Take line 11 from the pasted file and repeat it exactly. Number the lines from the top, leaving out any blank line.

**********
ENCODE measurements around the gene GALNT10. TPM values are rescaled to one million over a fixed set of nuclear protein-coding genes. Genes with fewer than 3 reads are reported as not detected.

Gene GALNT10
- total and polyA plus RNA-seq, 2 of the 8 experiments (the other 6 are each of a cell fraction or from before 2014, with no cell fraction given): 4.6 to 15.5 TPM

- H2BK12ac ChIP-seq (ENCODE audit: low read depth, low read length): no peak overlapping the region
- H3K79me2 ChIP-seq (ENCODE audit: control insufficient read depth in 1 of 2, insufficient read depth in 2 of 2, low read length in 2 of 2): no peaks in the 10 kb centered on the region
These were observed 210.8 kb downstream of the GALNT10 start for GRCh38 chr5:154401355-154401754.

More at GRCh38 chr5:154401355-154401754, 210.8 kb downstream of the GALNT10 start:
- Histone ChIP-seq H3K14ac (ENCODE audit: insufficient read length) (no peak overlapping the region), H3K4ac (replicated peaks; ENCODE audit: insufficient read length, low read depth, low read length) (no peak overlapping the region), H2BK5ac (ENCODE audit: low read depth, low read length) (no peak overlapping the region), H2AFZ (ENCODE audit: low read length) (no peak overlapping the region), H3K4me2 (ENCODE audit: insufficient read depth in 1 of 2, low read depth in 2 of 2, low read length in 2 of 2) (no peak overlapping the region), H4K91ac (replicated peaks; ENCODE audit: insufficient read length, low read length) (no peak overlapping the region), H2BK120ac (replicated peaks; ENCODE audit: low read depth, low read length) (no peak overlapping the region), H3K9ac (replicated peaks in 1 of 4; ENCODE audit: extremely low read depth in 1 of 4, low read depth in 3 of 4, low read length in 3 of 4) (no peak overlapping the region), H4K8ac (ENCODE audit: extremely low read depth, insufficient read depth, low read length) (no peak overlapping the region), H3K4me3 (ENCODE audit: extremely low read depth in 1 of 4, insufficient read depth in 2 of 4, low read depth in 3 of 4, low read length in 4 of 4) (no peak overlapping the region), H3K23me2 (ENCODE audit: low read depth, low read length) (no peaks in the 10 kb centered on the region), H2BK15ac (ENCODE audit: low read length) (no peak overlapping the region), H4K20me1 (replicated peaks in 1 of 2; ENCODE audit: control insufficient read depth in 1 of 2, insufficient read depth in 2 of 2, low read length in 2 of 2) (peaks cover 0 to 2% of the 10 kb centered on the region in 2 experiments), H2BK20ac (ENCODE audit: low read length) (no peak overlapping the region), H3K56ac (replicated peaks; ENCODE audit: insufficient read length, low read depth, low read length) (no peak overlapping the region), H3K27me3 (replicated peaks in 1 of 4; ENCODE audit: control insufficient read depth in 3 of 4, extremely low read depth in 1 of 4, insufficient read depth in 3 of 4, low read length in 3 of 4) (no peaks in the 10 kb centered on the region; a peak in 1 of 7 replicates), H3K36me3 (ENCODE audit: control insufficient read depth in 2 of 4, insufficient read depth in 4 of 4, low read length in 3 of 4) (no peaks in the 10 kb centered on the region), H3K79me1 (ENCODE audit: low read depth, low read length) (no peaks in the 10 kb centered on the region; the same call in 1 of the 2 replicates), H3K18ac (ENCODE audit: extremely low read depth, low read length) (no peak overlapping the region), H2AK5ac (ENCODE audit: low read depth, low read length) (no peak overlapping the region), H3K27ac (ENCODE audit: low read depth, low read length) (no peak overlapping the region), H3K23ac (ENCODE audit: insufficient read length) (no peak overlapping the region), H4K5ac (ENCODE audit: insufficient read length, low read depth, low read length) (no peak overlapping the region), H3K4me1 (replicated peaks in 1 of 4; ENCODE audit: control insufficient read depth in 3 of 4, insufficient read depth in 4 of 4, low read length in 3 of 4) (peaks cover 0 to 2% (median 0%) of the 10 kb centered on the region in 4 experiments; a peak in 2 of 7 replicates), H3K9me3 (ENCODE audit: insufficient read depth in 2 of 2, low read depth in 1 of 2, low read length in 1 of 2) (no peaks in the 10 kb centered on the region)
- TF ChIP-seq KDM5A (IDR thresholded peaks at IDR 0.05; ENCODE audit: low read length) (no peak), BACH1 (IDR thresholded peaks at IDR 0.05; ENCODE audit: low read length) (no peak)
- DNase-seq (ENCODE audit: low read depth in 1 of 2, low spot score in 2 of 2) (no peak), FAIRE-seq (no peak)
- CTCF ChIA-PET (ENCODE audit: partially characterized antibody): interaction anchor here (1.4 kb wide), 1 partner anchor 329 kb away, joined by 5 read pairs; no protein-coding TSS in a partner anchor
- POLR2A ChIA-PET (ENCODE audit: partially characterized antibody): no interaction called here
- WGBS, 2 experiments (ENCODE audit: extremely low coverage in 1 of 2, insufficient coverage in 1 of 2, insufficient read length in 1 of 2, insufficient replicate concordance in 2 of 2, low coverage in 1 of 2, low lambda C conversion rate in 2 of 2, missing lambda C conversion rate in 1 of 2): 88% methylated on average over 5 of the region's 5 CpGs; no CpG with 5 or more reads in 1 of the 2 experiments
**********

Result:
- CTCF ChIA-PET (ENCODE audit: partially characterized antibody): interaction anchor here (1.4 kb wide), 1 partner anchor 329 kb away, joined by 5 read pairs; no protein-coding TSS in a partner anchor